The theme of National Hospice Month 2016 is Know Your Options.
According to the Conversation Project, 80% of people say, if they had a serious illness, they would want to talk to their doctor about end-of-life care options. Only 7% actually have that conversation with their doctor.
In honor of National Hospice Month 2016: Know Your Options, we are sharing resources that will help you identify your wishes, formalize them using Advanced Care Planning documents, and then share them with your family and healthcare providers.
We’re also happy to talk with you by phone about these resources, or to mail a packet of helpful information. Simply contact us at 859-986-1500, 800-806-5492, or at email@example.com
NOTICE: The information shared here is not intended to serve as medical or legal advice, but only as a resource as you begin the process of making medical and legal decisions related to your health and healthcare.
How to Know What Your Wishes and Options Are
We highly recommend the Conversation Project as an excellent way to help you answer the questions about what matters most to you when you think about the end of life. The online starter kit is a great place to begin (scroll down a bit to find the arrows that take you through the kit). The website is rich with other resources as well, including tips on talking with your family about your wishes, talking with your doctor, and links to other resources. TIP: Thanksgiving and Christmas bring everyone together from near and far and are excellent times to talk with family members about your wishes.
We also recommend the Moment’s of Life interactive tool, called Know Your Options. It was created by the National Hospice and Palliative Care Organization, and shares ideas and resources based on the way your answer the tool’s questions.
Learn More About Care & Treatment Options
Consumer Reports has done a tremendous job of gathering information about care and treatment options that seniors, in particular, and their caregivers, should know. Their “Advice for Caregivers: Treatments and Tests for Seniors” is helpful. “In Depth: Advice for Those Caring for the Eldery” is full of resources and good reading on talking with doctors, end-of-life care options and concerns, caregiver support, and helpful information on common challenges such as anxiety, sleep patterns, medication issues, and more.
Confused about DNR, EMS, Health Care Surrogate, and More?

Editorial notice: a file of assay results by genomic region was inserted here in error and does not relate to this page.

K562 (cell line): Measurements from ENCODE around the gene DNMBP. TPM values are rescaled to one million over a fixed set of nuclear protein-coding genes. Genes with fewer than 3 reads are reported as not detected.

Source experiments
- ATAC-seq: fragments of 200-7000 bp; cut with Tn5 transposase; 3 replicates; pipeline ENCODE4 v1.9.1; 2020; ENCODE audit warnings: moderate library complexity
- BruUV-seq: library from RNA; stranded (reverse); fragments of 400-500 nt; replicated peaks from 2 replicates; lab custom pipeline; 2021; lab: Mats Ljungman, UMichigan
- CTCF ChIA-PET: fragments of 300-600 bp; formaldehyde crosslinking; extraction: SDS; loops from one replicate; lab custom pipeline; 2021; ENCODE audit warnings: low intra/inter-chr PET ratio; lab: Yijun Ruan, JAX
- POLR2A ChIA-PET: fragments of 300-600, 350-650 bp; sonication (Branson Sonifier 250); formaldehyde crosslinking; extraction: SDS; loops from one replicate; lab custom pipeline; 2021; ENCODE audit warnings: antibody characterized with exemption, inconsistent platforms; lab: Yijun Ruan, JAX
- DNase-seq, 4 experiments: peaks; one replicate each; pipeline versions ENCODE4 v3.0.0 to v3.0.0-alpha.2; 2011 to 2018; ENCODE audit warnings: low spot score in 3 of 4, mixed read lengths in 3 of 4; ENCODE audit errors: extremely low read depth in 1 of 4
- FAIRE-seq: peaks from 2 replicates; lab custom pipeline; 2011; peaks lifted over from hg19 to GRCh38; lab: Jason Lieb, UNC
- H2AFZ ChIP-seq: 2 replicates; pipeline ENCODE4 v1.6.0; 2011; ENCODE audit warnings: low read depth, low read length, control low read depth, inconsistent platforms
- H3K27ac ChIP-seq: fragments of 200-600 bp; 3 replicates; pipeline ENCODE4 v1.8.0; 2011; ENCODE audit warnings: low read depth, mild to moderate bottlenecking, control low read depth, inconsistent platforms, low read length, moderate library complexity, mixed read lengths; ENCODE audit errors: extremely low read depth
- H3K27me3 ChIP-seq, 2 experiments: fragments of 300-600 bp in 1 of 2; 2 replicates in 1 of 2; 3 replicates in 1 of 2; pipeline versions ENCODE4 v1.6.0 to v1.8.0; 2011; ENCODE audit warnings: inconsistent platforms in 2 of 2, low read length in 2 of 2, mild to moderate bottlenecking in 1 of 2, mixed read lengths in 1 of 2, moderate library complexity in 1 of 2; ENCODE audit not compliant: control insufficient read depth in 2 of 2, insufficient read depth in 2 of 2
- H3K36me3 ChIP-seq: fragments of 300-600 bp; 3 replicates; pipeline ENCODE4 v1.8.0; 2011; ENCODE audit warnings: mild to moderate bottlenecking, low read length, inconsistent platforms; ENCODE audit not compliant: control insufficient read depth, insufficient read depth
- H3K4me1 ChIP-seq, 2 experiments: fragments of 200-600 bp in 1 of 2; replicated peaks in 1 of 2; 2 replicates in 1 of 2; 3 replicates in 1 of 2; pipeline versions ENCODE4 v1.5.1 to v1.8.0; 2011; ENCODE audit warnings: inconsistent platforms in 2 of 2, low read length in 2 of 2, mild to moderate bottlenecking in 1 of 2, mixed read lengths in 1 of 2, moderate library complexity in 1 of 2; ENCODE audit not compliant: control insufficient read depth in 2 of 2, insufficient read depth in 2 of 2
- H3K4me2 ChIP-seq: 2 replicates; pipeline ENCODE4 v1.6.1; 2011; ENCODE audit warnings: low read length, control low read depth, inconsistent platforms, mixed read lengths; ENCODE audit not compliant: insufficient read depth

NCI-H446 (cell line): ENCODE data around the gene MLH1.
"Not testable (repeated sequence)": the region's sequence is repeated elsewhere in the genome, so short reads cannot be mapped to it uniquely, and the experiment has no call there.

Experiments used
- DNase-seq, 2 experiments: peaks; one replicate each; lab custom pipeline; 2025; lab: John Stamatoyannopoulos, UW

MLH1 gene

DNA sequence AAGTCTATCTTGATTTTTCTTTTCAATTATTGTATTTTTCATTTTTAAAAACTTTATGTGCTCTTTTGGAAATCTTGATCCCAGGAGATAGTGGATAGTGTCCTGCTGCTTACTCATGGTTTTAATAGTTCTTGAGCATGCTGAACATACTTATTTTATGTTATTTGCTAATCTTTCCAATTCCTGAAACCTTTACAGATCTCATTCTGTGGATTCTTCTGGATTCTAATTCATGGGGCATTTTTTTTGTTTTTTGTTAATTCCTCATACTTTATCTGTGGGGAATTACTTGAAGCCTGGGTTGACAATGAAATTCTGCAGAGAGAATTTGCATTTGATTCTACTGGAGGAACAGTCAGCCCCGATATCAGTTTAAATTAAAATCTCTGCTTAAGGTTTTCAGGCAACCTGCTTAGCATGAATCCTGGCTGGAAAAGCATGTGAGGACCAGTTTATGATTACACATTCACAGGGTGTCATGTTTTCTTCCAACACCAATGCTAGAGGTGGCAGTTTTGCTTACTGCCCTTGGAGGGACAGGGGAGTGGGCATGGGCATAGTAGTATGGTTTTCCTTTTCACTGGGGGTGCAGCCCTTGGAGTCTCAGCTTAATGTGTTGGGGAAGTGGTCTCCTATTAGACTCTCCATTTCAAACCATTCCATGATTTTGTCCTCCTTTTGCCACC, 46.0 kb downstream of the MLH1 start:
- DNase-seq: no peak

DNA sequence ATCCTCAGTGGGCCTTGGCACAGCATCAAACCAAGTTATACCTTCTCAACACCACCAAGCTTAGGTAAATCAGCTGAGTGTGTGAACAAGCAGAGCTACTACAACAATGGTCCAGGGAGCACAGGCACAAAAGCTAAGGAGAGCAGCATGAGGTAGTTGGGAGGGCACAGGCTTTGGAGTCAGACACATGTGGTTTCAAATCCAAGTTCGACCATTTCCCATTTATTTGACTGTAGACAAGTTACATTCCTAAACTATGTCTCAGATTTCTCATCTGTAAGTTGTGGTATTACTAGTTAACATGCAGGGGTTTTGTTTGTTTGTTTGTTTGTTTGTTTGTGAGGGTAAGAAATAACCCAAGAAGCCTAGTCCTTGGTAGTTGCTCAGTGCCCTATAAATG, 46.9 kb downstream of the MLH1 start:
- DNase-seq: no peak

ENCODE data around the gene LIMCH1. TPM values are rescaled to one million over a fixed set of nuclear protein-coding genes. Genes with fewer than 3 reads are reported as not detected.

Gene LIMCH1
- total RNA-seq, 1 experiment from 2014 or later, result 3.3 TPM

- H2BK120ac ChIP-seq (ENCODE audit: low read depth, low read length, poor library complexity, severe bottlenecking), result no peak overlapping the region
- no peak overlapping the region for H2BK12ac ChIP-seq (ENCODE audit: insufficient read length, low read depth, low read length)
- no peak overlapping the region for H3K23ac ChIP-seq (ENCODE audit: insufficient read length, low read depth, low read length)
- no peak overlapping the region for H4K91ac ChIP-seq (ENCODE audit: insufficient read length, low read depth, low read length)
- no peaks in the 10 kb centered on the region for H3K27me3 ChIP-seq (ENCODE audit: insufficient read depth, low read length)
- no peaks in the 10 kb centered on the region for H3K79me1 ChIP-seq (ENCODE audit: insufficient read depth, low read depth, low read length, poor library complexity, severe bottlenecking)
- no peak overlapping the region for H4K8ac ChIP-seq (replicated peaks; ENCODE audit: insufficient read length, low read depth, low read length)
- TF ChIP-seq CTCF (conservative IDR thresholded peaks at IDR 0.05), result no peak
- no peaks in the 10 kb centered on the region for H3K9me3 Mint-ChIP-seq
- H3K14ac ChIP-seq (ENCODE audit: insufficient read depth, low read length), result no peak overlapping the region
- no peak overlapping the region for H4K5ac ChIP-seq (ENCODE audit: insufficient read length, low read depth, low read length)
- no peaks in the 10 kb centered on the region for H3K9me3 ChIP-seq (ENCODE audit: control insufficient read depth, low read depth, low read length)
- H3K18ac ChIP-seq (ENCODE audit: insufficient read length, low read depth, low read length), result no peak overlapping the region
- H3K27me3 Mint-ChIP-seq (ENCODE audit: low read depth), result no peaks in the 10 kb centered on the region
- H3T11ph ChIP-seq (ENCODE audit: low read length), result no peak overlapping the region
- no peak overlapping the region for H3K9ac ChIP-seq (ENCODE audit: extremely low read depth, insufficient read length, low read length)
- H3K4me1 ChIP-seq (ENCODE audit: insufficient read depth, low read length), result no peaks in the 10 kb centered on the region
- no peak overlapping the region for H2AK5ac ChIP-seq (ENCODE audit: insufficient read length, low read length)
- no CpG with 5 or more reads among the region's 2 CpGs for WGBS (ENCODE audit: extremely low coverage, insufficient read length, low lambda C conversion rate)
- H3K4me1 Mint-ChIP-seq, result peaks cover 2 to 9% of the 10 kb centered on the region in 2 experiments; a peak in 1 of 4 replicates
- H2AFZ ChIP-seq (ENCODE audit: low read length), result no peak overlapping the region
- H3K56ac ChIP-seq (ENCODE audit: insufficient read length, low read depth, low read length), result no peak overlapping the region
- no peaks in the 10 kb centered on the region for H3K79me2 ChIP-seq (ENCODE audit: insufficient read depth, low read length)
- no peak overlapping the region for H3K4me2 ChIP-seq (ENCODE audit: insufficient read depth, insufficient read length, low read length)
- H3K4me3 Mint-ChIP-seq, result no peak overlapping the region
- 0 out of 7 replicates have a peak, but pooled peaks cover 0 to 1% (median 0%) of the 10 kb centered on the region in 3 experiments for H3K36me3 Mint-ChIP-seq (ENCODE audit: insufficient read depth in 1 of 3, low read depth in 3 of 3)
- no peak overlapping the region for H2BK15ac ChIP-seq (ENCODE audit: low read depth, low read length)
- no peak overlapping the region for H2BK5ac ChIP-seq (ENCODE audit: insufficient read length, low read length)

The words and abbreviations involved in reading and talking about care and treatment options, and advanced care planning, can be very confusing. This resource from Conversations of a Lifetime is a great start, because it simply helps define each word and abbreviation. Once you have a handle on the definitions, explore the rest of their site. They, too, have excellent resources and information on how to know what you want, how to talk to your doctors and family, advanced care planning, and more.
Once you have a strong sense of what you want, it’s time to share what you’ve learned and decided. For some people, this can be a difficult step. Several resources are available to help you start this conversation:
The Conversation Project: As mentioned earlier, this is an excellent resource. Once you get to Step Three in the Starter Kit, you’ll find several creative ideas for how to start and continue this conversation with your family.
Caring Info Conversations Booklet: Caring Info is a wonderful website for caregivers and individuals with a serious illness, with many useful resources, once of which is the Conversations Booklet. Loaded with tips on how to find the right trigger for the conversation, how to communicate across generations, and more, it’s a wealth of information. Then, go explore the rest of the Caring Info website, including this section on how to talk to your healthcare providers about your wishes.
Conversations of a Lifetime: Also mentioned earlier, you’ll find so many useful tips and loads of advice at the Conversations of a Lifetime website.
MAKING YOUR DECISIONS STICK
In addition to informing your family and healthcare providers of your wishes, you also need to formalize your preferences in the Advanced Care Planning documents available to you in your state. Together, these two steps will go a long way toward ensuring that your wishes are honored and respected.
Kentucky Advanced Care Planning Documents: The Kentucky Living Will is a comprehensive document that allows you to identify a Healthcare Surrogate and your preferences on life-prolonging interventions, artificial nutrition and hydration, and organ and tissue donation. There is also space to outline other healthcare instructions.
M.O.S.T.–Medical Orders for Scope of Treatment: Now available in Kentucky, the MOST form is a new way to document your wishes. Unlike the Kentucky Living Will, it does require a physician’s signature, which is a good way to ensure you speak with your physician about your preferences. In fact, in order to complete the document, you’ll need your physician’s guidance.
Other States’ Advanced Care Planning Documents: If you are outside of Kentucky, this helpful directory will link you to the correct document(s) for your state of residence.